The <meta> tag does make sense in terms of privacy (again, not security). There should be a way to tell the browser that the information currently present in the DOM is sensitive (e.g. my bank balance) and should not be exposed to third parties. Yet, if an user uses OS from vender A, browser from vender B, extension from vender C without reading through it's source code to know exactly what they do, the user have already stated his trust to these venders. Your website will not be at fault here. Users who really cares about privacy will turn to their trusted OS and browser, and use another profile or private mode of the browser to check their sensitive information.

Conclusion: If you do all the input checks on sever-side (again), your website is secure enough that no <meta> tag can make it more secure. Well done!

I saw something similar being done many times, although the protection was directed in the other way: quite a few sites, when they offer sensitive information in a form of text would use a Flash widget to display the text (for example, e-mail addresses, which would be otherwise found by bots and spammed).

Flash applet may be configured to reject any code that comes from the HTML page, actually, unless you specifically expect this to be possible, it will not work out of the box. Flash also doesn't re-dispatch events to the browser, so if the keylogger works on the browser level, it won't be able to log the keys pressed. Certainly, Flash has its own disadvantages, but given all other options this seems the most feasible one. So, you don't need remote desktop via Flash, simple embedded applet will be just as good. Also, Flash alone can't be used to make a fully-functional remote desktop client, you'd be looking into NaCl or JavaFX, which would make this only usable by corporate users and only eventually by private users.

Other things to consider: write your own extension. Making Firefox extension is really easy + you could reuse a lot of your JavaScript code since it can also use JavaScript. I never wrote a Google Chrome or MSIE extension, but I would imagine it's not much more difficult. But you don't need to turn it into an antivirus extension. With the tools available, you could make it so no other extension can eavesdrop on what's going on inside your own extension. I'm not sure how friendly your audience will greet that, but if you are targeting corporate sector, then that audience is, in a way, a very good one, as they don't get to choose their tools... so you can just obligate them to use the extension.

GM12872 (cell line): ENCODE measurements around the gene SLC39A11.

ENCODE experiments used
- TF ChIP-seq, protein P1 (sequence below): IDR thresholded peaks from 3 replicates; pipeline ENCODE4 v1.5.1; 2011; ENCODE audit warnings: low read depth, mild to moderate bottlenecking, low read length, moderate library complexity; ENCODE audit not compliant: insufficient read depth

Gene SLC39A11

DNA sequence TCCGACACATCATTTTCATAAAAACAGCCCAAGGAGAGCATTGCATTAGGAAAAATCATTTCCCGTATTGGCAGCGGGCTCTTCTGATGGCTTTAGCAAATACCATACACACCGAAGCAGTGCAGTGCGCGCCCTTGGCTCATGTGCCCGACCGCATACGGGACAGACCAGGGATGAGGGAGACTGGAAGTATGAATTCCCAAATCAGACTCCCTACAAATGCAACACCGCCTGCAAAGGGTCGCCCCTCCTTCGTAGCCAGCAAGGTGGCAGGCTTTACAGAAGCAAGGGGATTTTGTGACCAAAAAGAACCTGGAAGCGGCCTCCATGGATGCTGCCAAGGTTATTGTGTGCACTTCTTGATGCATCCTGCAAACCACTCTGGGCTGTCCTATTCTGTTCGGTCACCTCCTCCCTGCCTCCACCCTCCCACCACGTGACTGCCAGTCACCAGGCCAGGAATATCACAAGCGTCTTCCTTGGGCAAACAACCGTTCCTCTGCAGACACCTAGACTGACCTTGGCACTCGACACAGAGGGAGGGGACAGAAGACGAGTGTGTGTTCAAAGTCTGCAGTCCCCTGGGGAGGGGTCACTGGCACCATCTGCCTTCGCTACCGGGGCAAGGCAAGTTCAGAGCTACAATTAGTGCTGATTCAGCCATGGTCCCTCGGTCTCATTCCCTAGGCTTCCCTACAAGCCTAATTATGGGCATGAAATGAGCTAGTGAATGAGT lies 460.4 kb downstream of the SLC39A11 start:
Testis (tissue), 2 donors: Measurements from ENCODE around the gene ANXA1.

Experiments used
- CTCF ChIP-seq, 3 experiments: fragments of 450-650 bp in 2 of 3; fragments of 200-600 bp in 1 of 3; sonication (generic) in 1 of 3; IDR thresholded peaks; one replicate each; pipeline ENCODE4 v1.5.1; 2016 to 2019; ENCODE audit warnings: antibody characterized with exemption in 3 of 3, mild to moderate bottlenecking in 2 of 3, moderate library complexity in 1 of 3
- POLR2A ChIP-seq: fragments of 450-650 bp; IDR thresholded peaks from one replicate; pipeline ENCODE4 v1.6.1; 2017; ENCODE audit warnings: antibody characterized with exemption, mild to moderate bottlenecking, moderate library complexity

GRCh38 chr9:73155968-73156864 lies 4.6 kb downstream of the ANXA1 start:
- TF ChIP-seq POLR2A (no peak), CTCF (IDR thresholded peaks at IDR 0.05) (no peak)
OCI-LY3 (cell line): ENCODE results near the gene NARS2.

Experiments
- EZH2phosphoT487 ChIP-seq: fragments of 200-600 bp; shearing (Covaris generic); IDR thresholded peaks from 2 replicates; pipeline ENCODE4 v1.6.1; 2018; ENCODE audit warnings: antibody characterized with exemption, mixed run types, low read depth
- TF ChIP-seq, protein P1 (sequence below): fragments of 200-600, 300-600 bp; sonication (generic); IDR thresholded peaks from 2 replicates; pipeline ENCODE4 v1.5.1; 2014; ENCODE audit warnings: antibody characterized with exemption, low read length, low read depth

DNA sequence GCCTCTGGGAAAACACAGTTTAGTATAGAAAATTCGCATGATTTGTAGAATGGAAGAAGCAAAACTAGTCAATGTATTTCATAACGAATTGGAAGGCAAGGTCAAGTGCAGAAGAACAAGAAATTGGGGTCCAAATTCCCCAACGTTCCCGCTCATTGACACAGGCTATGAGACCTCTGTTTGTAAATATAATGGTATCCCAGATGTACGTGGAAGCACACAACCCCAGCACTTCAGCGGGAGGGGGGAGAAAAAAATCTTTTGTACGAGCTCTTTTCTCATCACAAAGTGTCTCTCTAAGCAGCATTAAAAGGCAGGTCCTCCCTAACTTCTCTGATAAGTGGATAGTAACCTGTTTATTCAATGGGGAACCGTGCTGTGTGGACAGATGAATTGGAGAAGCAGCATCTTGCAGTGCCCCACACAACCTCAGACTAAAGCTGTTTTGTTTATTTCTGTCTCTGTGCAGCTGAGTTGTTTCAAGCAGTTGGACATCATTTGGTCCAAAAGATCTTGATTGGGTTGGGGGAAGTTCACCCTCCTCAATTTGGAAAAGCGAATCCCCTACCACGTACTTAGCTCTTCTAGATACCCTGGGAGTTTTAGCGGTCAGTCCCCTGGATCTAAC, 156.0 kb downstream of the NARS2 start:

Any more ideas? - well, this one is very straight-forward and efficient: have users open a pop-up window / separate tab and disable JavaScript in it :) I mean, you could decline to accept a credit card info if the JavaScript is enabled in the browser - obviously, it is very easy to check. This would require some mental effort from the users to find the setting, where they can disable it + they will be raging over a pop-up window... but almost certainly this will disable all code injection :)

This wont work, but i'll try something around document.createElement = function(){}; That should affect client side scripts (greasemonkey)

You can also try to submit the current DOM using an hidden input myform.onsubmit=function(){myform.hiddeninput.value=document.body.innerHTML;} and check server side for unwanted DOM elements. I guess using a server side generated id/token on every element can help here (as injected DOM node will surely miss it)

=> page should look like

<html uniqueid="121234"> <body uniqueid="121234"><form  uniqueid="121234"> ...

So finding un-tracked elements in the POST action should be easy (using xpath for example)

simplexml_load_string($_POST['currentdom'])->xpath("*:not(@uniqueid)") //style

Something around that for the DOM injection issue.

As for the keylogging part, i don't think you can do anything to prevent keylogger from a client side perspective (except using virtual keyboard & so), as there is no way to discern them from the browser internals. If you are paranoid, you should try a 100% canvas generated design (mimicking HTML element & interaction) as this might protect you (no DOM element to be bound to), but that would mean creating a browser in a browser.

And just that we all know we cannot explicitly block the extensions from our code, one another way can be to find the list of event listeners attached to key fields like password, ssn and also events on body like keypress, keyup, keydown and verify whether the listener belongs to your code, if not just throw a flash message to disable addons.

And you can attach mutation events to your page and see if there are some new nodes being created / generated by a third party apart from your code.

ok its obvious that you will get into performance issues, but thats a trade off for your security.

any takers ?

Need Your Help

Disadvantage of using NSMutableArray vs NSArray?

iphone cocoa cocoa-touch nsmutablearray nsarray

I'm using an array to store cached objects loaded from a database in my iPhone app, and was wondering: are there any significant disadvantages to using NSMutableArray that I should know of?